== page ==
Despite the eloquent words from Ms. Lazarus, the United States has not always been so eager to live out the sentiment of that poem. American history is littered with a variety of rules, regulations, and quotas that were designed to limit who could come to America and when. A notable examples of this was the quota system were set by the Immigration Act of 1924 which limited yearly immigration for an ethnic group to the United States to 2% of that group’s population in the U.S. in 1890. This had tragic consequences leading up to World War II since it severely limited the number of people who could enter the United States from Southern and Eastern Europe. Even after that point, the pace of legal immigration has been slow, at best. Since the 1980s, the rate of illegal immigration has increased greatly, especially across the porous southern border with Mexico, resulting in millions of illegal immigrants residing in the United States. From this, the issue of immigration reform has become a major political issue that has been inflamed by the increasingly partisan culture. There are numerous stories in the press and in blogs that argue that the immigration issue is a “winner for [insert party here].” Although this does help address the underlying issues behind the rise of illegal immigration (e.g. the lack of stability in Mexico and Central America, the inability of American employers to find legal Americans to take their demanding, low paying jobs, etc.), it does make good fodder for political attack ads and bombastic political pundits.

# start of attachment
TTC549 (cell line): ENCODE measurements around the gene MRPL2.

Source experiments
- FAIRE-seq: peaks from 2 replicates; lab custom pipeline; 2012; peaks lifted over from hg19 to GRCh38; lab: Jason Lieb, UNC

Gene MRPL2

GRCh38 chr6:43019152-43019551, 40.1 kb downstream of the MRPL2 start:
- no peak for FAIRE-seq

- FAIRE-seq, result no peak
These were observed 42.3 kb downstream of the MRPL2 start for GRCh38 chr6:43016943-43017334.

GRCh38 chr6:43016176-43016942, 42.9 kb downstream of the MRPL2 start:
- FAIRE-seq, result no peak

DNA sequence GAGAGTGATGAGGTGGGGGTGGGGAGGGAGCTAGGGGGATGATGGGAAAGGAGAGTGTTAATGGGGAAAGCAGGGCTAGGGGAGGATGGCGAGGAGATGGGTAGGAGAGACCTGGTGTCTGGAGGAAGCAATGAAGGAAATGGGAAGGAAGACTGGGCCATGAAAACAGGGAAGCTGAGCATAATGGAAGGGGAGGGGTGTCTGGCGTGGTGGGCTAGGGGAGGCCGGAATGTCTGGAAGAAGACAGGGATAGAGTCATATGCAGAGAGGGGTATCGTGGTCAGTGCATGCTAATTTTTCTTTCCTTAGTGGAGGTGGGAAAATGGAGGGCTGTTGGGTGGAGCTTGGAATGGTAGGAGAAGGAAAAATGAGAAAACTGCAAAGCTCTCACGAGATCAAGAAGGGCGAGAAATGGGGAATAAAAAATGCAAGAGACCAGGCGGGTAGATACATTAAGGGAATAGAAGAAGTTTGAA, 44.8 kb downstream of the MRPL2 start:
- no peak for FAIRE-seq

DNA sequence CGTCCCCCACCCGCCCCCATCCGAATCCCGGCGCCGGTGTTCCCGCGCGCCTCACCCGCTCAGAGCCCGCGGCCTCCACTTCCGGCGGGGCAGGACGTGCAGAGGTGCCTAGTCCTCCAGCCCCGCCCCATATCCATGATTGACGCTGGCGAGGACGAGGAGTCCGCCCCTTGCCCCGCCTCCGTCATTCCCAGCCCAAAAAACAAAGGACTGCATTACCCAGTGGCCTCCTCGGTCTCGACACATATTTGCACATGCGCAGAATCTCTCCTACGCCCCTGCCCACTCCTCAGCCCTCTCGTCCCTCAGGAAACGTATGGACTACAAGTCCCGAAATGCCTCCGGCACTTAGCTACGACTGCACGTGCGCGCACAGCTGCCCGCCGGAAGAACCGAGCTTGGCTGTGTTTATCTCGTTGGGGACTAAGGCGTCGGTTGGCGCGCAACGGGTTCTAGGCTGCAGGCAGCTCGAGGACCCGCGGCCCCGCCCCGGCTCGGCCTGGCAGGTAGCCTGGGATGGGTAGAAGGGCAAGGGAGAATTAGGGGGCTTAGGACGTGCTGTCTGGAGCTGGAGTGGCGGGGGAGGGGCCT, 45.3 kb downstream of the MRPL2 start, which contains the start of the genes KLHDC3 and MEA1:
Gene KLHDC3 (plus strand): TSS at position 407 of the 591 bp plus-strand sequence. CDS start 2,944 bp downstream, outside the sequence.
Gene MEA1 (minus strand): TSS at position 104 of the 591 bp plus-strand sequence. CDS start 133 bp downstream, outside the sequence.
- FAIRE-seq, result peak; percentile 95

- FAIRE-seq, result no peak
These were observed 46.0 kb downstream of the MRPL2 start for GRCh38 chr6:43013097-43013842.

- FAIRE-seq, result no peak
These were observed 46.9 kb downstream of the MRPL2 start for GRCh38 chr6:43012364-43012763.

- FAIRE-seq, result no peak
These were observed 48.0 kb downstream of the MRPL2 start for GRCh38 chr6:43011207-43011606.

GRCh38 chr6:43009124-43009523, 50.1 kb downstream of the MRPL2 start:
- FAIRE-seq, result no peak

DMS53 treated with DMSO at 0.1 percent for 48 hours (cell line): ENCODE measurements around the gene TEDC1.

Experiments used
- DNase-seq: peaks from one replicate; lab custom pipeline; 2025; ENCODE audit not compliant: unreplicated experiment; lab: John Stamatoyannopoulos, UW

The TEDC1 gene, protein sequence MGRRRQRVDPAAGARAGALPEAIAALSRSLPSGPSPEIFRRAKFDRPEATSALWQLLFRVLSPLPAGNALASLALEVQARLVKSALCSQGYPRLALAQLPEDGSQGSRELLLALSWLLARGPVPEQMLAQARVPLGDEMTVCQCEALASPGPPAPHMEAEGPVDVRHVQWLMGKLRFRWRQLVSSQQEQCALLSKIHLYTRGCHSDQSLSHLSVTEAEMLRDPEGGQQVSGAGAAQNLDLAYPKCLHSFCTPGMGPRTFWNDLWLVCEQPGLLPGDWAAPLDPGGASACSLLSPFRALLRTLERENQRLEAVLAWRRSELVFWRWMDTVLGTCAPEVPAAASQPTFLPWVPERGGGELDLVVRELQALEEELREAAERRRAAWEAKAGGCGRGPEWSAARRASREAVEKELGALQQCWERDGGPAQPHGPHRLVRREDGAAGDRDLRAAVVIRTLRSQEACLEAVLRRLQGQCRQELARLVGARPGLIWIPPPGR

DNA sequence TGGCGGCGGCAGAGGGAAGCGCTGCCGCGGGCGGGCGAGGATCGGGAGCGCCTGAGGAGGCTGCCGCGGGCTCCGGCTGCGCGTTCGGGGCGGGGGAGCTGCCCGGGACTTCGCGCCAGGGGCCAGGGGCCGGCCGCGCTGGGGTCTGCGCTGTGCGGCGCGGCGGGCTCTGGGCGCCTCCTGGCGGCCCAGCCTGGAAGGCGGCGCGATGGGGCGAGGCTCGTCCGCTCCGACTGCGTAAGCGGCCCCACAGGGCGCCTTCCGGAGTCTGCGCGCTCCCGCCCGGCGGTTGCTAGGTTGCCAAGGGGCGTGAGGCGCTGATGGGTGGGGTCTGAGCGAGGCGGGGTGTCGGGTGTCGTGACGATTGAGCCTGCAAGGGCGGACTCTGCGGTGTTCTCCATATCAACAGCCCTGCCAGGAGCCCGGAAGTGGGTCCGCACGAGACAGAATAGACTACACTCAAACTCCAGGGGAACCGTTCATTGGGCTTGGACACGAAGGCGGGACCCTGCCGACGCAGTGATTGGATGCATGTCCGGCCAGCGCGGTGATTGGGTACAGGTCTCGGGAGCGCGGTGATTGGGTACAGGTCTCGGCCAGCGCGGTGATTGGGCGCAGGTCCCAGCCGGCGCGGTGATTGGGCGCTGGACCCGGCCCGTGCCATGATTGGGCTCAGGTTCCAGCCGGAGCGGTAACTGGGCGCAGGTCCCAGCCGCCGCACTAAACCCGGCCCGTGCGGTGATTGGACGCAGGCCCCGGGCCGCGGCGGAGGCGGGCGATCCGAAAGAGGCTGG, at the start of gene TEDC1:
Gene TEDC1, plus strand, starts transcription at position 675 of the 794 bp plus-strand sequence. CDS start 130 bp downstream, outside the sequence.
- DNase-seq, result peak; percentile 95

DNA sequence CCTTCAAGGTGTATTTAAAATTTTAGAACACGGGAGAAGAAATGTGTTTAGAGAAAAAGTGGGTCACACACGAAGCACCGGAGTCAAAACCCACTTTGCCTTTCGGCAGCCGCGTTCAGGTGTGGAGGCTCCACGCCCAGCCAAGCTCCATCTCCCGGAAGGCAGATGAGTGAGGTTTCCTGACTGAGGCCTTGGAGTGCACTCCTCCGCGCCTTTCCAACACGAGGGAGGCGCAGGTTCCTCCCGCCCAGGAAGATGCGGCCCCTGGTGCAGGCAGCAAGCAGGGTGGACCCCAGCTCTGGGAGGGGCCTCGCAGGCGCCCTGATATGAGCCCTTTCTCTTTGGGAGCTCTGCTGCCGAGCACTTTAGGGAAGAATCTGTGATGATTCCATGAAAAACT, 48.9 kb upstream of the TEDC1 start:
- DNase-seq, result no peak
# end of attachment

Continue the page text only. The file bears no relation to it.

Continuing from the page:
The latest chapter in the immigration saga concerns the arrival of thousands of unaccompanied Central American children at the US/Mexico border since October 2013. As with most crises these days, the first question that is asked in America is not “what is to be done” but rather “who is to be blamed.” It is not surprising that the political right blames President Obama for what Senator Rand Paul (R-TN) calls as “humanitarian nightmare.” It is also not surprising that some like former Alaska Governor Sarah Palin has called for Obama’s impeachment. More surprising is that the President is also being criticized by members of his own party for what has been perceived as a lack of decisive action by the nation’s leader. As of late July 2014, there are still no answers to this crisis in sight.